Withdrawal Method

I had my first taste of cigarette smoke when I was in grade five. I no longer remember what happened exactly but I am sure that it wasn’t a good experience. It was followed by occasional tries during my high school days because some of my friends were also smoking. That was the time when I really learned how to do it: light a cigarette, place the filter between your lips, inhale through your mouth until you feel that the smoke that passes through the cigarette gets to your chest. Then let it all out into the air again.

It felt good.

I would usually light up a stick when I feel nervous. Smoking was also my companion whenever I feel depressed and alone. I would breathe it in, lay down on my bed, and feel my heartbeat slow down as I close my eyes and drift into a deep, dreamless slumber.

My affection for cigarette smoking intensified when I entered the call center industry. But I don’t blame the people around me. It’s just that smoking really is something to do during idle times, and also a reliever after a very stressful shift. One thing I hated about cigarette smokers, though, is the sector of “buraot” people who would always ask you for a stick or two. And worst, they’re like that not just for a day but everyday. For crying out loud, if you have a vice, make sure that you’re responsible enough to sustain it yourself!

I am still working in the same industry but things have changed so suddenly. What I can remember is that I was having a bad cough almost a month ago that I had to refrain from smoking for a day. I posted something about it on my Facebook wall in prospect that it may encourage me from qutting once and for all. Day two, day three passed. One week, two weeks, and now I am through with the fourth week.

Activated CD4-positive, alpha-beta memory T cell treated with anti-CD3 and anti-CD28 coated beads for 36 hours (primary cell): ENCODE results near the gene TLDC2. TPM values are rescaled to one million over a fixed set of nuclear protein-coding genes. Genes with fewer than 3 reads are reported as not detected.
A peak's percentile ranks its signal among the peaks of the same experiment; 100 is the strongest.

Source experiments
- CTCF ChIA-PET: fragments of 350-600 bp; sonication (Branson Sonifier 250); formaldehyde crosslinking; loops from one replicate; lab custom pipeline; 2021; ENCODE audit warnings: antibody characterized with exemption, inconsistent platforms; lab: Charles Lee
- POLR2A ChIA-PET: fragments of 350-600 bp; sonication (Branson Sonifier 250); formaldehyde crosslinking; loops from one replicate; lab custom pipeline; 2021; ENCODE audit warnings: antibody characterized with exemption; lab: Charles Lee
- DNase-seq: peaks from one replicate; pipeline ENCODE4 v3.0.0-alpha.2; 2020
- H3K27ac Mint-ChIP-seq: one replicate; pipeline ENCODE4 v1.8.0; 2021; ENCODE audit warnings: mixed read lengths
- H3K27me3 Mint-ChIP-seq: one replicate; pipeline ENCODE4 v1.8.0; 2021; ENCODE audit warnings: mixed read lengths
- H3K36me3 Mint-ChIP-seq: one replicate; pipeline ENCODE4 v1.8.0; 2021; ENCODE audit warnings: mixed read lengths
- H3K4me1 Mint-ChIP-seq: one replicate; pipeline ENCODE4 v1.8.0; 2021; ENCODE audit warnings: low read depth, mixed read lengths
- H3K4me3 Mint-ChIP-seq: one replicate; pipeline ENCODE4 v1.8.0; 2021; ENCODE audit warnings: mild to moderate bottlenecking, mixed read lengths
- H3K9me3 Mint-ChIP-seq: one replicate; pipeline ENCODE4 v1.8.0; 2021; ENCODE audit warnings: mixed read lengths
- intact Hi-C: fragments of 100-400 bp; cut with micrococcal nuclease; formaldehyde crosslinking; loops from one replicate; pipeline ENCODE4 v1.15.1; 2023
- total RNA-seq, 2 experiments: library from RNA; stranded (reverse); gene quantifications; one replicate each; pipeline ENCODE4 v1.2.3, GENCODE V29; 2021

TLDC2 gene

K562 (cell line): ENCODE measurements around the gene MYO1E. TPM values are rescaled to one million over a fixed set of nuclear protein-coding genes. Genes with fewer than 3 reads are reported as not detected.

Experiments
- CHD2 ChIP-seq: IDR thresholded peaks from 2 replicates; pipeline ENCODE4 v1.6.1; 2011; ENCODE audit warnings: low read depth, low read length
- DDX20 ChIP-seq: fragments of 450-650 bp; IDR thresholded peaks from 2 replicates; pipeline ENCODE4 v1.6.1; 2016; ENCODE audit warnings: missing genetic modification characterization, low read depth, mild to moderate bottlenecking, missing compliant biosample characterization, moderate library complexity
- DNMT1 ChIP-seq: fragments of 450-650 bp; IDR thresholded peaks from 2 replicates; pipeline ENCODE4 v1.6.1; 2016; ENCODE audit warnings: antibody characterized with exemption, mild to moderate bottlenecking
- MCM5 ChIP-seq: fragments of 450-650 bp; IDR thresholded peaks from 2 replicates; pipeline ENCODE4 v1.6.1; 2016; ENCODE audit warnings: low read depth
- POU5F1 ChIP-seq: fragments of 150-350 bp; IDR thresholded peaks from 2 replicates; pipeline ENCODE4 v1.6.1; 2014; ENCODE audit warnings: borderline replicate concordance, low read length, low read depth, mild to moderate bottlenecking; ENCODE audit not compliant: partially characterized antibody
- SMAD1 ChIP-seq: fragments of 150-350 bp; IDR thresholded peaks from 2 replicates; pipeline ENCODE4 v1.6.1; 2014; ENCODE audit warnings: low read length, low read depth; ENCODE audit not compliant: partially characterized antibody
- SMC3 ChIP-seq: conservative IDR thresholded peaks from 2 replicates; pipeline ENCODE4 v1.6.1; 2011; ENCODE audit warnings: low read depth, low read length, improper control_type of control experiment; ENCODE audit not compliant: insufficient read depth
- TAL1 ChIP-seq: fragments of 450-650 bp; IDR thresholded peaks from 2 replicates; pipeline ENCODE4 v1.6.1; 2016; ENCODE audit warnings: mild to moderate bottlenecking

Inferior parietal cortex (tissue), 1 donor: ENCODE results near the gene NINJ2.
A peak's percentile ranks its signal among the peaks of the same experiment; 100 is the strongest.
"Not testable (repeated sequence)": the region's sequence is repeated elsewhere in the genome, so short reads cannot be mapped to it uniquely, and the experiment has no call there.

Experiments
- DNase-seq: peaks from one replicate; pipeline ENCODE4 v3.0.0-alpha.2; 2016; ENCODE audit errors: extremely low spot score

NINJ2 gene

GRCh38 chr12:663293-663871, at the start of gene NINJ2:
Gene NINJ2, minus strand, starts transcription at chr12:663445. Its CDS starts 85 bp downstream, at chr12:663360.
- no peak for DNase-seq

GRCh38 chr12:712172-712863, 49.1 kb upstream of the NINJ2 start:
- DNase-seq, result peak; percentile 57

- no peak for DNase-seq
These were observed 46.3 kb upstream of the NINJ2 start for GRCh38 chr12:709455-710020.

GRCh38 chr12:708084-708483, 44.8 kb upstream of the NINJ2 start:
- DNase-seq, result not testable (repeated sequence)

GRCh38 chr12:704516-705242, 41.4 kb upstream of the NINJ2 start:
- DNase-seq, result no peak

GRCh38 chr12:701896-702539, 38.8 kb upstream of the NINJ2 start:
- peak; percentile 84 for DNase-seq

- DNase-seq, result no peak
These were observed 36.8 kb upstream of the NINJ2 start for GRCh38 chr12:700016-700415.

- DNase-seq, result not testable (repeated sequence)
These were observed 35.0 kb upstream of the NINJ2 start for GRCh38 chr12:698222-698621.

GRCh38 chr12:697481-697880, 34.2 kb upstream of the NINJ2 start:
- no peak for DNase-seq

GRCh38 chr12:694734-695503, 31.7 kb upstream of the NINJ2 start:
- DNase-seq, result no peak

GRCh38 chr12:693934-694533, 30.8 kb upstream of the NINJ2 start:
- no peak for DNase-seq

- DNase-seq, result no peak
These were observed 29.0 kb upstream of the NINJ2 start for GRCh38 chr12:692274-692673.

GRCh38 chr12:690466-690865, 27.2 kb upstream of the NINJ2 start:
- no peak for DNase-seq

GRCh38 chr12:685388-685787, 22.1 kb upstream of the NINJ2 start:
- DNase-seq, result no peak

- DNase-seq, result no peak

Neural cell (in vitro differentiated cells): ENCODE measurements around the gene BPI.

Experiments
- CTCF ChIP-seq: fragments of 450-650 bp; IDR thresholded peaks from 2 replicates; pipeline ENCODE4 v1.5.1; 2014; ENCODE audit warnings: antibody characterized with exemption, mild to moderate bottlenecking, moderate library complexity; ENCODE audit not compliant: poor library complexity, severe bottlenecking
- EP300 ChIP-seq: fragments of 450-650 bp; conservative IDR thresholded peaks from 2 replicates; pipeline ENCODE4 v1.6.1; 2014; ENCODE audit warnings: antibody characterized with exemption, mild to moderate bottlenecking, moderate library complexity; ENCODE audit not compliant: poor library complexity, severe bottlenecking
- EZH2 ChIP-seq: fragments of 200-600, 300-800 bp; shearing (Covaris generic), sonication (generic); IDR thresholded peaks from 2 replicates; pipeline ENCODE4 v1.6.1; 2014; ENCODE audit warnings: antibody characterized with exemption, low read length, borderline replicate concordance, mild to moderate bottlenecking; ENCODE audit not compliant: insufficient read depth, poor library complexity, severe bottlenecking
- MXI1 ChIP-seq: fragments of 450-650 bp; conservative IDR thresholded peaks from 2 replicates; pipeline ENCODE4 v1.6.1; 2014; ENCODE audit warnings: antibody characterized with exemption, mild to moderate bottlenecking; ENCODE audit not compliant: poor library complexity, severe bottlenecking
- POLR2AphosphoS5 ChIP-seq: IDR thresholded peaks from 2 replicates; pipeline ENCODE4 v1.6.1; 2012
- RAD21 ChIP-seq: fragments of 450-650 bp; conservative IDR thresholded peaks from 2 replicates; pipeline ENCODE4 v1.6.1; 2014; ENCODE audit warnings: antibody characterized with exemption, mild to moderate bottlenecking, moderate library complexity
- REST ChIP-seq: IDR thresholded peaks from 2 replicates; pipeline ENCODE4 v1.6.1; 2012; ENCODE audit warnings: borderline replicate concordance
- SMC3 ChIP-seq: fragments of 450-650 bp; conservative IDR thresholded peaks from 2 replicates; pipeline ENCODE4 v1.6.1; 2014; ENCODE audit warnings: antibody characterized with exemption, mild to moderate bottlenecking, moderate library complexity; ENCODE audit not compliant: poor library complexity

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27 thoughts on “Withdrawal Method

    • I’m still on the process of quitting. Maaga pa para sabihin ko na naka-quit na talaga ako. Minsan kasi malakas pa rin yung urge. Nilalabanan ko lang.

  1. hMn.. I woNdeR kung aNunG fEeLinG nG nAg w wiTh dRaw sa YoSi..

    uNa.. HinDi nAmaN akO nG wi-WiThdRaw sA pAniNigAriLyO…

    pAngAlaWa.. hiNdi NaMan aKo nAniNiGariLyO… (teKa.. bALikTad atA..)

    wElL, koNgRaTs.. tRy mO yUnG eLecTroNiv yOsi.. (giNagAmiT yUn nG ka wOrk mAte kO datE.. hABanG naSa ShiFt..)

  2. It’s a very difficult habit to kick. I only refrain from smoking when our choir has an upcoming concert. Mga a month before the concert, tumitigil na ako. It helps a lot with the breathing. Pero right after the concert, I chain-smoke an entire pack. Lol.

    Yeah, I know how difficult it is to quit, so congrats to you. =)

  3. It’s really hard to quit when you’re being surrounded with smokers. In my case, at least I make it to a point that I only smoke when I’m with them.

  4. “For crying out loud, if you have a vice, make sure that you’re responsible enough to sustain it yourself!” HAHAHA. RIGHT ON!

    Bwiset yung mga taong natuto pang magyosi, hindi naman natutong bumili.

    And four for you for quitting, andami nang napa-quit dahil sa ubong yan.

  5. I read somewhere that a habit is formed in 21 consecutive days and usually it also take that long to break it. So, although this isn’t true for everyone, four weeks are still quite a feat. Abstinence can be such a bummer but it’s worth it sometimes. Hehe. :]

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